9 tips for sustainable gardening

We’ve put together our top nine tips for greener gardening you can use in-store and offer to your customers

When it comes to combating climate change and boosting biodiversity, the UK’s garden centres have a vital role to play.

As well as promoting sustainable gardening to customers, the sector is now greening its own practices. The Horticultural Trade Association (HTA) has drawn up a Sustainability Roadmap covering carbon emissions, water usage and more.

To inspire you further, we’ve put together our top nine tips for greener gardening that you can implement at your store and offer to your customers.

Different shades of soil
  1. Soil health

Peat has been a mainstay of UK gardening for decades – but it comes at a heavy price.

According to Professor Dave Goulson from the University of Sussex: “Globally, peatlands store half a trillion tonnes of carbon, twice as much as the world’s forests. Unearthing this precious store of carbon is a needless ecological disaster.”

Garden centres are already gearing up for the ban on peat sales from 2024. In its place, gardeners will be able to boost their soil quality through peat-free alternatives, organic fertilisers, and home composting.

Plants growing in an egg carton
  1. Zero waste

While green waste can be composted, other products are harder to dispose of sustainably.

As well as supplying plants in biodegradable pots, garden centres often take back plastic plant pots and trays for recycling. Many also promise to reduce, reuse or recycle paper, packaging, and cafe supplies.

New shoots of a plant
  1. Edible crops

An estimated 35% of British adults use their outdoor space to grow herbs, fruit and vegetables, thus reducing food miles and packaging.

And the Royal Horticultural Society (RHS) says there is a general move towards growing food more sustainably, with less digging, no fertiliser, and lower water usage.

Guy Barter of the RHS says: "Using this approach doesn't reduce yield and quality as much as traditional gardeners might expect, and proponents point to other aspects that they hold more important, such as environmental benefits."

Colourful wildflowers
  1. Biodiversity

Pollination by insects is essential for around three-quarters of globally important commercial crops. Yet numbers of bees and other pollinators are declining as their habitats are lost.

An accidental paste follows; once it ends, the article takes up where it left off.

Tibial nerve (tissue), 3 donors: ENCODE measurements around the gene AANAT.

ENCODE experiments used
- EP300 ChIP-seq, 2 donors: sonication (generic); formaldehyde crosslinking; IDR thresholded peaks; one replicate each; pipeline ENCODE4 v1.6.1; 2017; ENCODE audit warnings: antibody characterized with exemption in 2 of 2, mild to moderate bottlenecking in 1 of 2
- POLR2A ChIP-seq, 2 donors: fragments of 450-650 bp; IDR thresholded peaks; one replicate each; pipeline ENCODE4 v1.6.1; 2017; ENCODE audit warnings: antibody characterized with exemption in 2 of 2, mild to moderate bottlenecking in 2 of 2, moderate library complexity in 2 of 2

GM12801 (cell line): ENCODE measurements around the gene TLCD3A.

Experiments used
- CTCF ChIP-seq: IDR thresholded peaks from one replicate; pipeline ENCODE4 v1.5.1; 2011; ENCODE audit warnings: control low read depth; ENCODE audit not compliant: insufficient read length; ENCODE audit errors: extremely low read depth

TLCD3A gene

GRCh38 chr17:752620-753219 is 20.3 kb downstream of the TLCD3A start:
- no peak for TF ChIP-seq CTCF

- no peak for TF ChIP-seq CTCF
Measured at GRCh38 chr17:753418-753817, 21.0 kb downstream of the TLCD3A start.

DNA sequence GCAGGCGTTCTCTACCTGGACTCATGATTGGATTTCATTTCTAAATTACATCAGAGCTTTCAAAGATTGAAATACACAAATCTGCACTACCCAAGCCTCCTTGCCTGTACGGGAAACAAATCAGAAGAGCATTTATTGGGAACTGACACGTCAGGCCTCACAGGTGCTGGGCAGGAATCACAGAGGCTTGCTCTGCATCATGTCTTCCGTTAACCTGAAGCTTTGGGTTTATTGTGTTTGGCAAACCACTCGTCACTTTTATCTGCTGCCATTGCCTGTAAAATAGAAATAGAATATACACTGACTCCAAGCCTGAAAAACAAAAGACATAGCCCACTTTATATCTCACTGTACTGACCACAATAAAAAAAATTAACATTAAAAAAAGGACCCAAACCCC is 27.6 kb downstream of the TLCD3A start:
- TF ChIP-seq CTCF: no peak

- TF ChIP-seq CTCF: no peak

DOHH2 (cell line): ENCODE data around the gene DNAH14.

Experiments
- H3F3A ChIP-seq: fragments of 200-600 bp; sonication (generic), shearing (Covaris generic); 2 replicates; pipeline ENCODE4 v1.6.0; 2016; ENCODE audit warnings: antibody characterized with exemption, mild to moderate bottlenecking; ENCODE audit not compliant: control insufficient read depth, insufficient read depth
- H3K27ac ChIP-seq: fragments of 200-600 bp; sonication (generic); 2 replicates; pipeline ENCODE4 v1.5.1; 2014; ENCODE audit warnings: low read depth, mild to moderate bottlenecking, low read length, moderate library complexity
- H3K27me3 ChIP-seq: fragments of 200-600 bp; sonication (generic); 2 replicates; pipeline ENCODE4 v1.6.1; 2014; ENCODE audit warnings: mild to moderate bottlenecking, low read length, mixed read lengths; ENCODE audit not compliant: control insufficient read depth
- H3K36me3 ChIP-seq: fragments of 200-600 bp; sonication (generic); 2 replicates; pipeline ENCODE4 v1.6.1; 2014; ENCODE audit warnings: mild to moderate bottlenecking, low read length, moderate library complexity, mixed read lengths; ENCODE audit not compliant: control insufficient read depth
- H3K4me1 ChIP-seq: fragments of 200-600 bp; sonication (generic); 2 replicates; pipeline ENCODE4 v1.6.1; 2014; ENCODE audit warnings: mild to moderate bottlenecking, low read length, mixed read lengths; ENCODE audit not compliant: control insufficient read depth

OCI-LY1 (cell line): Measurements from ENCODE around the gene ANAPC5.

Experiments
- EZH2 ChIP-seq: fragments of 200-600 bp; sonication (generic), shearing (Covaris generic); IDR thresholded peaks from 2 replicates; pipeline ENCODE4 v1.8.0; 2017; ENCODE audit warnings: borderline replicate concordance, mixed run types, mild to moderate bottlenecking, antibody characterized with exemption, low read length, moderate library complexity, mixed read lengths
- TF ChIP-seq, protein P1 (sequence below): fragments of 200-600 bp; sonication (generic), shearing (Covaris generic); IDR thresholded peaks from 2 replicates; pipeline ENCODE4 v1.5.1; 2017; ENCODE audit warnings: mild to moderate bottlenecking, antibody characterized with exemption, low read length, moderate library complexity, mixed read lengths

By planting flowers that pollinators love, gardeners can attract bees, bugs and birds to their outdoor spaces.

Why not give your garden centre a bit of a buzz by guiding customers towards wildlife-friendly plants with eye-catching displays?

Solar powered lantern
  1. Greener energy

Whether installing LED lighting in stores or overhauling transport, there’s a lot that garden centres can do to reduce energy usage or switch to greener forms.

Tools powered by green electricity or rechargeable batteries are better than those that use fossil fuels. Time to replace those petrol strimmers!

Tree being planted
  1. Trees

Trees absorb carbon, reduce temperatures and pollution, prevent flooding, and enrich the soil, prompting the Woodland Trust to declare: “Trees are the ultimate multi-taskers in the fight against climate change.”

Why not add a display to your garden centre with facts and figures about trees, plus growing tips?

Plants growing in reused tins
  1. Sustainable materials

One recent study found that 86% of UK consumers have become ‘greener’ in their purchasing habits over the past five years, with 62% agreeing that sustainability is an important criterion.

What’s more, 33% of UK consumers are prepared to pay more for sustainable products. On average, they say they will pay up to 25% extra.

For garden centres, that means stocking products made from sustainably sourced wood, alternatives to plastic, or recycled materials.

Second-hand goods are also making a comeback. Could garden centres follow IKEA’s example and start their own circular hubs?

Water in water butt
  1. Water conservation

The RHS ‘Mains to rains’ campaign seeks to educate gardeners about water-conserving methods, including permeable paving, reduced mowing, and mulching.

For garden centres, it’s an ideal opportunity to promote goods such as water butts and drought-friendly plants.

Child gardening
  1. Involving children

Finally, what better way to engage the consumers and decision-makers of tomorrow with green issues than through gardening activities?

Easy-to-grow veggies are a great way to get young gardeners started, while bee-friendly flowers or bug hotels are ideal for engaging little ones with biodiversity issues.

How about providing fact sheets and displays designed for young learners too?

Contact Linney today

At Linney, we want to help your garden centre plant a better tomorrow. Sustainability is at the heart of what we do, and our goal is to become a net-zero carbon business by 2025.

Contact us today to learn about our design, print, display and marketing services.

View more on: 2022 Trends Sustainability